Case Study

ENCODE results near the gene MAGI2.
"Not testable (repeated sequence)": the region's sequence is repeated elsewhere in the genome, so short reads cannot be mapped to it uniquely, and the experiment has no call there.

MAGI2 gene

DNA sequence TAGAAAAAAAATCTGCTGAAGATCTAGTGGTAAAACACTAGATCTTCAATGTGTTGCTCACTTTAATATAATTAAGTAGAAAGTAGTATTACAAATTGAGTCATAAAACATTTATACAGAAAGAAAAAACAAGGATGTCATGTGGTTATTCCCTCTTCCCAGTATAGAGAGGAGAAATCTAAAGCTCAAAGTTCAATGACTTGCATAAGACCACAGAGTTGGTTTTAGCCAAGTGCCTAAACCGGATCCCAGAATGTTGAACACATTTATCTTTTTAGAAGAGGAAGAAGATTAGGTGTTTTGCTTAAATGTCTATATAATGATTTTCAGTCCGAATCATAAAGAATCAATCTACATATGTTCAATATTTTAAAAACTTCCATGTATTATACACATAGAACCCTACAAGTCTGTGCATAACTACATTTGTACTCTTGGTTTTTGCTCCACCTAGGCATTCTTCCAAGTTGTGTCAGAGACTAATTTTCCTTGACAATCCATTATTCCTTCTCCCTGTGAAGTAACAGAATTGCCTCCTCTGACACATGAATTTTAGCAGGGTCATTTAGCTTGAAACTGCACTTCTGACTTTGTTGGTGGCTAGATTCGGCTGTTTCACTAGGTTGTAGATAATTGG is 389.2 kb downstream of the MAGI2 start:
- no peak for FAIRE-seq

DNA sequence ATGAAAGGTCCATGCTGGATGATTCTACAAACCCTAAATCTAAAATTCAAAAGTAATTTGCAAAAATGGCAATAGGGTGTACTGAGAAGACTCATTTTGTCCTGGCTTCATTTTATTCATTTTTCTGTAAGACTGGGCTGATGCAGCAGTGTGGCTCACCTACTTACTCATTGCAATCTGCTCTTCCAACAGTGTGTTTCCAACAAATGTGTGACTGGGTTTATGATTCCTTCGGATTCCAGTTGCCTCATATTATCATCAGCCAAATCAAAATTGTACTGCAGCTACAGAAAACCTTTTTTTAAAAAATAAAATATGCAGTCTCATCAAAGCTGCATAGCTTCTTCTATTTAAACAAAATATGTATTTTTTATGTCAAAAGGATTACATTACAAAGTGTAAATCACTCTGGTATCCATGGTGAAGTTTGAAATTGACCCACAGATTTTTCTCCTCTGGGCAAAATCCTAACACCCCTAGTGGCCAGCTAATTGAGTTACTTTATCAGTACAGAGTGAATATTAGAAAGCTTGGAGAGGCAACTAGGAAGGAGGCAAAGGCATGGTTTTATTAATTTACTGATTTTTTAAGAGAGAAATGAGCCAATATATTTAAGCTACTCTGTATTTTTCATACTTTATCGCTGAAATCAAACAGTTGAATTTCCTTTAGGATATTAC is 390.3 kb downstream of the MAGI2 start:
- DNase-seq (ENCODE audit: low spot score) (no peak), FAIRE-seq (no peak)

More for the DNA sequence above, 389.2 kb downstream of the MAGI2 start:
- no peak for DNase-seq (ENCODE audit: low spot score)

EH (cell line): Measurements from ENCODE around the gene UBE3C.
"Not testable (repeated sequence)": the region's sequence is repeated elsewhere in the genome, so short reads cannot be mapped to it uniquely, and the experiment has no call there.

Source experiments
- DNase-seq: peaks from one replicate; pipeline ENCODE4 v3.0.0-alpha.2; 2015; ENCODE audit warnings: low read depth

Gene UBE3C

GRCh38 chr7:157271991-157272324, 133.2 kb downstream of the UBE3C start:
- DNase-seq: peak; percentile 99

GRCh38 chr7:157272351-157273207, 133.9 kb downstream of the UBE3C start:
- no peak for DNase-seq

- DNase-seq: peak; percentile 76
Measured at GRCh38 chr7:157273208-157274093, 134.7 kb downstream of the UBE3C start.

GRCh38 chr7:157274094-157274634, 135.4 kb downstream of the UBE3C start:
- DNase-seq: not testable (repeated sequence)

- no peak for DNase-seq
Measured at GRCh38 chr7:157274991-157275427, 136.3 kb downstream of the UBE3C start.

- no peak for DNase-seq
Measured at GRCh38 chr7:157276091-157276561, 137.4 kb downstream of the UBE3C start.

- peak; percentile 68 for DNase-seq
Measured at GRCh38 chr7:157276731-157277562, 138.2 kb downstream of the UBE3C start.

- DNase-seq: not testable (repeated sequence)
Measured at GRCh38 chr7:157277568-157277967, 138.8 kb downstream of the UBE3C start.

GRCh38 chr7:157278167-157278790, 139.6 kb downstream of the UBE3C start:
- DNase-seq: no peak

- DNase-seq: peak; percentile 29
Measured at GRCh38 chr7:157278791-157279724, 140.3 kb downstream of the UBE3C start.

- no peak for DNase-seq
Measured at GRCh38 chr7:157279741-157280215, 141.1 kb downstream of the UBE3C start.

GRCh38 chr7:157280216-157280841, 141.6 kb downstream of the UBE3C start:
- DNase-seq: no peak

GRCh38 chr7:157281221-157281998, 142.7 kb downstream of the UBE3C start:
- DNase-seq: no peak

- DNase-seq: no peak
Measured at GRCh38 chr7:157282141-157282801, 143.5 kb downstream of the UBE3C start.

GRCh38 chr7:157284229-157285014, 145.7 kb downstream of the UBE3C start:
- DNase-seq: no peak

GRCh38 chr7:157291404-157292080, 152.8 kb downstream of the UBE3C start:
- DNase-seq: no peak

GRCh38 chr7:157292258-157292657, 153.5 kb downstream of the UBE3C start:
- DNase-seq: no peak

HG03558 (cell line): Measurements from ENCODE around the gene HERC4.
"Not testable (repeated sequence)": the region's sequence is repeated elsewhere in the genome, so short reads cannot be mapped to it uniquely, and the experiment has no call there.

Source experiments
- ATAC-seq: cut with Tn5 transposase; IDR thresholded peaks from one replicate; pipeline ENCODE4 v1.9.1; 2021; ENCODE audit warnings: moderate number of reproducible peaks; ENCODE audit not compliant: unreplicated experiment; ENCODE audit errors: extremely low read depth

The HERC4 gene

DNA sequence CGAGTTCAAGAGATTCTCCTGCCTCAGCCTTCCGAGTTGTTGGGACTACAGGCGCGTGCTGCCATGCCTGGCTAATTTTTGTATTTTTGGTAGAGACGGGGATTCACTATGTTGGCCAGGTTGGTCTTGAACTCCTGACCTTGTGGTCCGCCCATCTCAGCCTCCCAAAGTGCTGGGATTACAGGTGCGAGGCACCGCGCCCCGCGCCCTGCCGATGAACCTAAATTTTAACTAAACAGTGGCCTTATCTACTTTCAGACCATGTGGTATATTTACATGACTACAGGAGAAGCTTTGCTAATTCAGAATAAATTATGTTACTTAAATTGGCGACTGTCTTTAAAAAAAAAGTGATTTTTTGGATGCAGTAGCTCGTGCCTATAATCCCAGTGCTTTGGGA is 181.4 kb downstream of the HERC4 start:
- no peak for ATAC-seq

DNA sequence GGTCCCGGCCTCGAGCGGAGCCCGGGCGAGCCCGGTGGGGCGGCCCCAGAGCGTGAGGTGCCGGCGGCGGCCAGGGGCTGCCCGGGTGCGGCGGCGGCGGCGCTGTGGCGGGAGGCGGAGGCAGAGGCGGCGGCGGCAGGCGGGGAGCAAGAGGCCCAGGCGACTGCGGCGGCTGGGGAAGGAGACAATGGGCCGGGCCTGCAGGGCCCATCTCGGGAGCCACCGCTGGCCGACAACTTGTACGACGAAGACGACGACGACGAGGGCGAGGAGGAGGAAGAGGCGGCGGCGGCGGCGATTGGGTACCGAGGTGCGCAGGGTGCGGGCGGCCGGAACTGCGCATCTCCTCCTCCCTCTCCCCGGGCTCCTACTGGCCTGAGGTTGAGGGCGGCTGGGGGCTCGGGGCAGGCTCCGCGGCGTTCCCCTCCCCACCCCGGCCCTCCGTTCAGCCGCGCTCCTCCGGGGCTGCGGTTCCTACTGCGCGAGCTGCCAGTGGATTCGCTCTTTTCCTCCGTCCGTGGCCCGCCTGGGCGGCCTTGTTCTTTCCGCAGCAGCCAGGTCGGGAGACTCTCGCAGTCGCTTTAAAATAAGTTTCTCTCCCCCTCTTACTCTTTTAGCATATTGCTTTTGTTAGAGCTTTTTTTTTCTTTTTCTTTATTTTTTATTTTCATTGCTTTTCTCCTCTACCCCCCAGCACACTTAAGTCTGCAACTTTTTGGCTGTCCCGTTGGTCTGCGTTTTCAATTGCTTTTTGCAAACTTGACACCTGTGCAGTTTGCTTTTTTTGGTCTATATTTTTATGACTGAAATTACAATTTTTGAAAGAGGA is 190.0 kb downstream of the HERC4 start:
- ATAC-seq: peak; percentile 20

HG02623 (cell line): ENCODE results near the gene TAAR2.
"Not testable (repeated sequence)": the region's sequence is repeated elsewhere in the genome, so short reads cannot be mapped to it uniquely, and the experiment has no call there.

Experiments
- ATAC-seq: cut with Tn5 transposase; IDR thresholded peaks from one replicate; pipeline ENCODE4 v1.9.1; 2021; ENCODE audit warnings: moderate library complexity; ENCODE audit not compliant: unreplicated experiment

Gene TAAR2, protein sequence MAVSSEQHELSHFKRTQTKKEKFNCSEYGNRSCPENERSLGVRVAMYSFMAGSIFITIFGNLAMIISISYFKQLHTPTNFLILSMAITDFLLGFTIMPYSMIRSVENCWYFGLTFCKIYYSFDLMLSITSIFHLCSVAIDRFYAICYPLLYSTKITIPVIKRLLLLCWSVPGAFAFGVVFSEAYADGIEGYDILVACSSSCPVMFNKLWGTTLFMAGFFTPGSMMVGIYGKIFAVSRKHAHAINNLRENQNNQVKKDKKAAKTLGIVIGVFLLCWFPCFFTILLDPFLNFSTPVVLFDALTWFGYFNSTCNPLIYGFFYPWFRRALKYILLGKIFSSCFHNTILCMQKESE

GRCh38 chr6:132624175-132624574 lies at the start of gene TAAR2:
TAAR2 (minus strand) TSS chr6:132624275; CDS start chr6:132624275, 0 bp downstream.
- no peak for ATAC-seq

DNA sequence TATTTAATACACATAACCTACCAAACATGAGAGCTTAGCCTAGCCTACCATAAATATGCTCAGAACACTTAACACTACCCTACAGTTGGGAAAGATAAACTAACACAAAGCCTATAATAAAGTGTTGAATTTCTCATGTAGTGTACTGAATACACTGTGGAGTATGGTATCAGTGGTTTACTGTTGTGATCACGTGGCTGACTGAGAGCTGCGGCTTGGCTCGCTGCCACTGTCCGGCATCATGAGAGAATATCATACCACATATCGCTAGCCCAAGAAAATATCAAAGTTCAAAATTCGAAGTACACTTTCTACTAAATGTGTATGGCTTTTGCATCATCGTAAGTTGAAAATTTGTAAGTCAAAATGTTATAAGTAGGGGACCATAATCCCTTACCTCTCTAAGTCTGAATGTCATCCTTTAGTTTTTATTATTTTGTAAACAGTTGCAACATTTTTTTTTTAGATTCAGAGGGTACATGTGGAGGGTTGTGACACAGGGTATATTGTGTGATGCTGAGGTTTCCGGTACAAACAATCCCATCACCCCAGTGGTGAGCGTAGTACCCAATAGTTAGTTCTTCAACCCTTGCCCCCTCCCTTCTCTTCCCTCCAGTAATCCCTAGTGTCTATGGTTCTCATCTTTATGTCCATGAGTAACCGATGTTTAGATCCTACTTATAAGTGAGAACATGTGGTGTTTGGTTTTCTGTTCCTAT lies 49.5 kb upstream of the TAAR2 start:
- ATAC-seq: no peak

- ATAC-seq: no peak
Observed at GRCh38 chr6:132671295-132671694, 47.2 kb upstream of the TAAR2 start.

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CORPORATE VEIL Q2 – page 70 (text book) The legal issue here is whether the customers can lift the corporate veil to make John, Peter and Plasto Australia Pty Ltd (PAP) liable for the damages caused by Plasto Pty Ltd (PP). Generally, according to Salomon v Salomon Co Ltd, the company is a separate legal entity from its shareholders and directors. Therefore, customers cannot make John, Peter or PAP Ltd liable for the damages caused by the plasterboard that PP Ltd manufactured. However, based on the case of Creasey v Brachwood Motors Ltd, the corporate veil can be lifted when a company is created as a sham to avoid a legal obligation under a contract or statue. The court decided to lift the corporate veil and held that Breachwood Motors Ltd (BM) was liable for Welwyn’s debt to Creasey when Welwyn had transferred its business and assets to BM to avoid paying Creasey’s claim. Similarly, in this case, PAP Ltd is created to avoid a legal obligation. The new company is operated because John and Peter were afraid that their old company – PP Ltd could lose the legal actions and they did not have enough money to pay for the damages claim. As a result, all assets of PP Ltd and its business were transferred to PAP Ltd so that the company had no money and assets to pay for the customers’ claim. Applying the principle in Creasey’s case, PAP Ltd is liable for the damages caused by PP Ltd. This is similar to the case of Gilford Motor. Again, to apply the Salomon v Salomon Co case, PP Ltd is totally separated from John and Peter who are directors. Therefore, John and Peter are not liable for any damages claimed from PP Ltd’s customers. On the other hand, according to the according to the Corporation Act s588G (3), directors personally liable for company’s debts if they fail to prevent the company from incurring those debts when there are reasonable grounds for suspecting

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